Here we are a number of months in since purchasing the new Samsung ATIV S to replace my ageing HTC HD7 phone.
The major killers at this time are:
- Bluetooth just cuts out. Period.
- I’ll be on a call when Bluetooth on the phone will seize up. No sound or voice in/out.
- A full power-down and up is required.
- I’ve taken to hard power cycling the phone once every three or four days to avoid this.
- Go figure, Bluetooth just died. :P
- The camera takes _ages_ to focus and shoot the first time.
- Can’t count the number of shots missed because of this.
- Taking video is hit/miss with focus.
- This one is a real pain. There is no way to focus like the HD7 had by touching the screen. Screen touch is start/stop on the ATIV S.
We’ve seen it said that it is a phone and not a camera.
Well, in my case I use the camera on the phone almost all of the time here in the shop to take product shots, screen shots, build process pictures, and so much more.
The above is a shot of our yard after having 5 or 7 centimetres of snow fall a week or two ago.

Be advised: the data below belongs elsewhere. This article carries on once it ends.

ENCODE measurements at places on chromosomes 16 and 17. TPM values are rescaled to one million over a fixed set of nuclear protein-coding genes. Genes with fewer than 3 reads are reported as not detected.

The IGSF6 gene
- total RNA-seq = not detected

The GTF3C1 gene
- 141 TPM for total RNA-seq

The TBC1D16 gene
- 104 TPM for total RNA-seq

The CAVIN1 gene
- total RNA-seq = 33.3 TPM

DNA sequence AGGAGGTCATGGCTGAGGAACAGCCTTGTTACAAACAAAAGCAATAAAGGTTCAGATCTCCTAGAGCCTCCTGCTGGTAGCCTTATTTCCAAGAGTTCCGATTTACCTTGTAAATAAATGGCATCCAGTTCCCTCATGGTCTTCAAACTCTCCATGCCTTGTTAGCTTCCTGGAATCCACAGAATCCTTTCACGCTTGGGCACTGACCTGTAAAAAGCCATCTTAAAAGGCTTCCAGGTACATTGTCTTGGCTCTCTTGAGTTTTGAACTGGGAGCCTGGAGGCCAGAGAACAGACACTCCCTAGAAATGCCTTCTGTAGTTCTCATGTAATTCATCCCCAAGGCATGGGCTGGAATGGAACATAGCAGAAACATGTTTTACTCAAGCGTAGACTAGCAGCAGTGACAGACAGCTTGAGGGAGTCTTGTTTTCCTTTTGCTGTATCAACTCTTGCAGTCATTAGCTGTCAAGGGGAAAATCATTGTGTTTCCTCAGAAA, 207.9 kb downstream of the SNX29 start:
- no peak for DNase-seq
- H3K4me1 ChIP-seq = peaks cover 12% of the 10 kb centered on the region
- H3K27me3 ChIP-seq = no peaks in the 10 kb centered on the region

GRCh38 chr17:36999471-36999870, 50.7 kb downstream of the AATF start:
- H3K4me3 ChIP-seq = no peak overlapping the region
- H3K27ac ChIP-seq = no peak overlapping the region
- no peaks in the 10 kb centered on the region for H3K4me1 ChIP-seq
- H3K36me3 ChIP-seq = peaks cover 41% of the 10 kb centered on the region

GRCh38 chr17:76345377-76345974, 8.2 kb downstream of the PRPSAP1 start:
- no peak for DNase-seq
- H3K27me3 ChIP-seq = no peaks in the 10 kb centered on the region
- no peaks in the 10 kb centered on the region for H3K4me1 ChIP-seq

This shot is sunrise over the city of Edmonton on my way into the shop.
The camera takes pretty decent pictures though the size of the sensor really limits the quality of the shots.
Call quality wise the phone has been pretty good though at times it takes a long time to pick up LTE from our provider’s tower here at the shop even though there are five bars. This seems to be a regular experience where the phone will show 4G instead of LTE.
Some pluses that Windows Phone 8 does have despite problems with this particular handset:
- Organizing the tiles by size makes at-a-glance for important items simple.
- Voice recognition for in-vehicle hands-free is excellent for calls and hands-free texts.
- Any vehicle that has the ability to tap into the phone’s address book has been flawless to date.
- When bonding the phone to a rental I use “Delete Me” as a tag just-in-case I forget to remove the phone.
So, while overall Windows Phone 8 is a good step forward this particular handset is a real dog. Whether this is tied to the hardware or the platform has yet to be determined. Since the provider’s warranty is 30 seconds or 30 feet, whichever comes first, we are left to Samsung’s warranty support.
Now we get to see how Samsung performs in the RMA department. :P
Microsoft Small Business Specialists
Co-Author: SBS 2008 Blueprint Book
Chef de partie in the SMBKitchen
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